Tips and Usage
How To Deploy Fresh Scents:
Although everyone has their own way of doing things, the following are recommendations made by John Swank as a result of many years of the observation, trial and error, and application of the knowledge gathered throughout the processes of raising, breeding, watching, tracking and hunting whitetail deer both on his farm in captivity as well as in the wild. It is our hope that this information will enhance your sporting experience. While not all of the information that John has provided is contained in this condensed version, we are happy to announce that this season we are offering for sale John’s comprehensive book, “Deer Scents 101 by John Swank”. This book will provide you with an in-depth look at the characteristics, natural actions, physiology and life of the whitetail deer as well as break down how and why the scents offered by Stonycreek Whitetails, LLC are so effective and aid so many sportsmen in their quest for their trophy buck.
As many or you already know, hunting seasons actually start will before your home state has listed on its calendar. We recommend that you start by watching for bachelor groups of buck during the summer months. If you happen to be out hunting groundhogs or what your case may be so stay aware and take notice to their patterns the deer begin to display such as where they enter the fields in the evening to feed. Once you set your sights on a nice buck that you’d like to hunt, start patterning his feeding habits and the times he is entering the fields. You’d be surprised at how consistent a buck is in his feeding patterns going in to the fall months. You can practically set your watch to their timing. Today, patterns can be even more closely monitored by the growing use of trail cameras.
Pennsylvania archery season usually starts around the first of October. From past experience it is at this time that the older dominant bucks will be the first to leave the group and the smaller, submissive bucks will stay grouped. It is now that the hunting transitions to being based solely on the food patterns that the buck has been exercising all summer. By watching the buck during the summer, you should get a good idea of which trails he normally uses to enter the field and hence a good idea of where you need to set up. This is generally 75-100 yards from the edge of the field. On every walk or trip to the feeding area, scout for scrapes whether entering or exiting the woods.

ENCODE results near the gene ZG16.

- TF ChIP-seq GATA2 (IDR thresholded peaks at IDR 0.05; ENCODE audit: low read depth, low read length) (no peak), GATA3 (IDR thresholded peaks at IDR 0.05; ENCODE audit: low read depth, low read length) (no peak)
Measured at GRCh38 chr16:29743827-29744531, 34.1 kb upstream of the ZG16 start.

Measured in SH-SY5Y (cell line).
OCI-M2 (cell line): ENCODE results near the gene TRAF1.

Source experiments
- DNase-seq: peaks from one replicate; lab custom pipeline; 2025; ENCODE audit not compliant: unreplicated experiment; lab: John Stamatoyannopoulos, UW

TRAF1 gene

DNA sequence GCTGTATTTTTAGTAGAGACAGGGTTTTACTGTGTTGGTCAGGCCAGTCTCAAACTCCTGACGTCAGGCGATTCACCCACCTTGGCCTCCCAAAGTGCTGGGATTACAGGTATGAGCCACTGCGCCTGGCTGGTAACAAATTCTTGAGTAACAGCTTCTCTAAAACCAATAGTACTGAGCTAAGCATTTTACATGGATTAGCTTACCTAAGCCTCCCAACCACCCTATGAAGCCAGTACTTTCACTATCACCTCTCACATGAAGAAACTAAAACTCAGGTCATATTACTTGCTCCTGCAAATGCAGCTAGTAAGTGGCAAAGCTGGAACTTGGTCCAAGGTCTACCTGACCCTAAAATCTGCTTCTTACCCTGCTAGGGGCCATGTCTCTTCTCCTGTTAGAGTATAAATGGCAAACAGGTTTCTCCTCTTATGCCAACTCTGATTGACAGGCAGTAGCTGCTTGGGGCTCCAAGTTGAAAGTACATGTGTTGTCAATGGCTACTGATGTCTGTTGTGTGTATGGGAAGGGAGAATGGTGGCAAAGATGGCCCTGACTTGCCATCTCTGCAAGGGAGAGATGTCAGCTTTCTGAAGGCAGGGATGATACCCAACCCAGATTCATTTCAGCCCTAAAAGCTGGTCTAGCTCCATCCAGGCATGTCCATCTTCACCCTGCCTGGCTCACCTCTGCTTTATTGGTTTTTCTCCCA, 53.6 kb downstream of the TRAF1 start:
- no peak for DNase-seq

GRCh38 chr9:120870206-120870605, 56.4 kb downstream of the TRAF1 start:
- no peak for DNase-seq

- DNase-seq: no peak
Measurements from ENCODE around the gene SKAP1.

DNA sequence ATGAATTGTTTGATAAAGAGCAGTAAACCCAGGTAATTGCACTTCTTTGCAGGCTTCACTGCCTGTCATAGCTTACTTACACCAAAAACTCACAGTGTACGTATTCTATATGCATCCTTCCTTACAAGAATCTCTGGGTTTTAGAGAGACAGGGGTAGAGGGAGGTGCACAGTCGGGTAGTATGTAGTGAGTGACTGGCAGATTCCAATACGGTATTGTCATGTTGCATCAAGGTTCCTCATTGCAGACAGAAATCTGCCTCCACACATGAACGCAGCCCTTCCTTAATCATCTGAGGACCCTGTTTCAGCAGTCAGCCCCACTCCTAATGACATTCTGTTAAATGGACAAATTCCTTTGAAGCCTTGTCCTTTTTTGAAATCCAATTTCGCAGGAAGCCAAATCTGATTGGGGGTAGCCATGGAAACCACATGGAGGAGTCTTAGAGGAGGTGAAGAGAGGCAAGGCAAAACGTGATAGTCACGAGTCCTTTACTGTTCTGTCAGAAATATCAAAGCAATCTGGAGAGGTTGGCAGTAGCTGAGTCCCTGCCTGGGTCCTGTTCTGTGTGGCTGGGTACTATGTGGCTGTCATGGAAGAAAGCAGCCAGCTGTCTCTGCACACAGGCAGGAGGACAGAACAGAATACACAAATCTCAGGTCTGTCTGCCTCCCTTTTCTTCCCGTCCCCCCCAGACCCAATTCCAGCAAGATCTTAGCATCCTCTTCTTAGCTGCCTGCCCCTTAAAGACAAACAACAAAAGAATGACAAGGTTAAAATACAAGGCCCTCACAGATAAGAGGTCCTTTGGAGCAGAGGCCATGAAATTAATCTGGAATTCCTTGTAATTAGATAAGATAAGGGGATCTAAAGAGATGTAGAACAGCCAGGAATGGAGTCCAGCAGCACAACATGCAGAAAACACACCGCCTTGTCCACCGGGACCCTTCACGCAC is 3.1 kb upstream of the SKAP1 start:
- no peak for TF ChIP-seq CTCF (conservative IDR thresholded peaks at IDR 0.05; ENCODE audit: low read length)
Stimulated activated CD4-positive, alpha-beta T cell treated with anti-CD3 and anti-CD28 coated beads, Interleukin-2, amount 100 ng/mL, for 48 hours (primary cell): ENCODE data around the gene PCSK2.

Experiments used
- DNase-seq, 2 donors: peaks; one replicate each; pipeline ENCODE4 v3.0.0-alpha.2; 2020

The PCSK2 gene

Take in to consideration that the dominant buck will actually move to areas where there is a good group of doe, so make sure to watch for the doe as well during the summer/fall. Once an area having several scrapes in close proximity is found, you have found your prime spot to set up. John found that setting up about 2 hours before daylight was effective in helping him to gain valuable information such as the buck walking in as well as possibly working a scrape or making a rub hence giving him an idea of the direction from which the buck is approaching. This information lets you know where you need to focus on placing a scrape. Keep in mind; a buck usually hits his scrapes about 1/2 hour before daylight and a half hour after dark.
Now that you have an idea of which direction the buck approaches his scrape, wait it out until around 11:00 a.m. and then make a mock scrape, then leave the area alone until the next morning at which time you simply climb up in your tree stand, sit, and wait, hoping to catch the buck a little after sun-up still working the area over. Most of the time the buck will move through the area under the cover of darkness but this will work some of the time. Once the sun comes up you will usually get a good look at the area and start to notice fresh rubs and scrapes everywhere. This is the ultimate goal you’ve set out to achieve, creating an area of interest for the bucks to frequent.
After that it is just a matter of keeping the bucks interested by making scent trails and keeping your mock scrape active. On occasion, throw in another mock scrape or two and even make a few rubs to make it more appealing, challenging the buck even more. Keep in mind, you are scenting the areas and making the scrapes during midday!